Newell and Eleanor Brown watched grandson Matt Duchene's home debut for the Ottawa Senators from the comfort of their farmhouse near Cornwall, Ont., Thursday night.

Watching the game on TV wasn't quite the same as being there at the Canadian Tire Centre, but the Browns are thrilled just knowing the rink is now just a car ride away.

'He's a good hockey player, but he's a wonderful person.' - Eleanor Brown, Matt Duchene's grandmother

"We're so excited about Matthew. We can't believe that he's within an hour and 15 minutes or so from where we're sitting right now. He loves grandma's cooking," said Newell from the rural property that's been in the family since the Browns arrived from Scotland in 1840. "He loves coming to the farm."

The Senators snatched the talented 26-year-old centre from the Colorado Avalanche in a blockbuster, three-team deal earlier this month.

"It wasn't hard to tell from the time he was five years old growing up that he was going to be a good hockey player," Newell recalled.

"Something else about Matthew," Eleanor chimed in. "He's a good hockey player, but he's a wonderful person. He's a great grandson and he's a very kind, caring young man. He cares a lot about children and people who are having hardships. He's just a well-rounded, intelligent young man. And that's not just grandma talk."

Hockey in the blood

Matt's mother, Christine Duchene, who played varsity basketball at Queen's University, grew up on the farm with her siblings, all athletes in their own right. Matt's uncle, Newell Brown Jr., played in the NHL as well, and is currently an assistant coach with Vancouver. He played junior hockey for the Cornwall Royals alongside Sens associate coach Marc Crawford. As young men they were both put to work on the farm, Newell recalled.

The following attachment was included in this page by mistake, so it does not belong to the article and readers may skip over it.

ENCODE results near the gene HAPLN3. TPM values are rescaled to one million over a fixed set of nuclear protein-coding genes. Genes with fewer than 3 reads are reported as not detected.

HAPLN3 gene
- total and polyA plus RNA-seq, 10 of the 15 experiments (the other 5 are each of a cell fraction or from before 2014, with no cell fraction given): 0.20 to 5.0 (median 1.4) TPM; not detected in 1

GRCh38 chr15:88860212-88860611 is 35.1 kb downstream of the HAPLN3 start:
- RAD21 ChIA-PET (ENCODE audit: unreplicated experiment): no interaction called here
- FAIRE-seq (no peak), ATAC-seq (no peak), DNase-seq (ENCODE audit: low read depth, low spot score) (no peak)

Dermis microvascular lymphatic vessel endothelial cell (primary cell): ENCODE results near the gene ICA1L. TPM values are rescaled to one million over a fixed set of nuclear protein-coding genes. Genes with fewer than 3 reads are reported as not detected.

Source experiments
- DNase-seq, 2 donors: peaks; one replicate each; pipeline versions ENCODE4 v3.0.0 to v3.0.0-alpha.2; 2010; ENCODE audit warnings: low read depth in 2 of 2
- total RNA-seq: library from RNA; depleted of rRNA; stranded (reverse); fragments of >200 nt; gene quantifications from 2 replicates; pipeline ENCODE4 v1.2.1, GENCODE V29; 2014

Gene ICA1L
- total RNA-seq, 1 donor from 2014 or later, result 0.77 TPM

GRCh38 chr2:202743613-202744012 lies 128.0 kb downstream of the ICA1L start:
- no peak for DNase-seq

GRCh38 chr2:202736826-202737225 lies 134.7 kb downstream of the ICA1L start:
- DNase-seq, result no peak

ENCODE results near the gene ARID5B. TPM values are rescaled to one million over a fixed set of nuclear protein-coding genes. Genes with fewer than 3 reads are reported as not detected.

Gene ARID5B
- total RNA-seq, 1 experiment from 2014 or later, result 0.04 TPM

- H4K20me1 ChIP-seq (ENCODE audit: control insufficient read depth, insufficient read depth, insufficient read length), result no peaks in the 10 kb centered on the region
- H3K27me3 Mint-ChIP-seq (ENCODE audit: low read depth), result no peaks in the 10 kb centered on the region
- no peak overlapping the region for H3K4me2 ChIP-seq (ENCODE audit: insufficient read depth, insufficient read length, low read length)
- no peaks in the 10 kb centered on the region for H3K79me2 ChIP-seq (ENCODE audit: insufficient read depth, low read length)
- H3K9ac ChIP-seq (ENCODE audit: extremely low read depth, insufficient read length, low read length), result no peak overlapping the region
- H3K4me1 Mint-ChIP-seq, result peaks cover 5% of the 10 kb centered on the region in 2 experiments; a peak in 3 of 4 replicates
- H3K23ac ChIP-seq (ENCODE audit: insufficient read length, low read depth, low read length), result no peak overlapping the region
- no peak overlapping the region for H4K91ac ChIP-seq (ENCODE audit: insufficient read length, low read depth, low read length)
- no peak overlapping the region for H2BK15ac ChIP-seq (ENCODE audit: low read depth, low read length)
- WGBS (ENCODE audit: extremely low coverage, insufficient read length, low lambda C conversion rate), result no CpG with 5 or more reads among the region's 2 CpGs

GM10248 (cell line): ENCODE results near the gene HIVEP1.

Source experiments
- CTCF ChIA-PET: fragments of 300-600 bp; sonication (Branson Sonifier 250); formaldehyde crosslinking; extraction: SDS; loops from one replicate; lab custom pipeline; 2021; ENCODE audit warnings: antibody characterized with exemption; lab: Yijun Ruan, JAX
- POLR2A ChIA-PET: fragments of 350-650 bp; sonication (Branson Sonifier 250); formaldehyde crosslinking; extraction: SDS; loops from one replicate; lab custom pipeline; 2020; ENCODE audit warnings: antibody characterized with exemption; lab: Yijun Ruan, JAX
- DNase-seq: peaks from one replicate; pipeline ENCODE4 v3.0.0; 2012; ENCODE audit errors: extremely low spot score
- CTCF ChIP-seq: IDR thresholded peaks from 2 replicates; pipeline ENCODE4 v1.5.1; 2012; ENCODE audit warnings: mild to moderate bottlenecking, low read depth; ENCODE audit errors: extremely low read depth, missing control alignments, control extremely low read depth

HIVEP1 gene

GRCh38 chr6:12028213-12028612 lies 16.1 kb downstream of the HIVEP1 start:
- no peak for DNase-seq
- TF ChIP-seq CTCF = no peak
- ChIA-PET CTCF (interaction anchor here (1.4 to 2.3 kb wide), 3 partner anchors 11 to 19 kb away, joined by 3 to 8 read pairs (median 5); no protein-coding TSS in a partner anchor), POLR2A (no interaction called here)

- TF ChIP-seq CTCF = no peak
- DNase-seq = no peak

Matt Duchene

Newell, far left, and Eleanor Brown, far right, at their Cornwall-area farm with their grandson, and newest member of the Ottawa Senators, Matt Duchene and his wife. (Matt Duchene/Instagram)

"They all had to work on the farm before they played. And I felt bad about it at the time, but now they thank me for the work ethic that they created by having to do that." 

The Browns realize the Senators had to give up a popular player in Kyle Turris in order to get Duchene. In fact, Turris was their favourite Senator. 

'I was proud of the fact that he lived up to his contract and he acted very professional during all these trade talks.' - Newell Brown, Matt Duchene's grandfather

"You couldn't help having him as a favourite because he worked so hard and he was just such a nice young man," said Eleanor.

Newell believes his grandson will bring that same character to the Senators. "We hope that everybody's patient and allows him time to fit into the new system up there in Ottawa, and help out the team."

Playoff hopes

Ottawa was a goal away from advancing to the Stanley Cup final last season, and general manager Pierre Dorion said acquiring a centre of Duchene's calibre will allow the Senators to build on that success.

The third-overall pick in 2009 played his entire professional career for Colorado before trouble hit last year. Sensing the Avalanche were headed for another rebuild season, Duchene requested a trade from his general manager — and childhood idol — Joe Sakic.

Duchene said it was the hardest thing he's ever done.

"I was so proud of Matthew, the way he handled his career the last year or so," said Newell. "I was proud of the fact that he lived up to his contract and he acted very professional during all these trade talks."  

The Browns plan to drive to Ottawa to meet up with a contingent of friends and relatives who will gather at Canadian Tire Centre to watch Matt play Saturday afternoon against the Arizona Coyotes.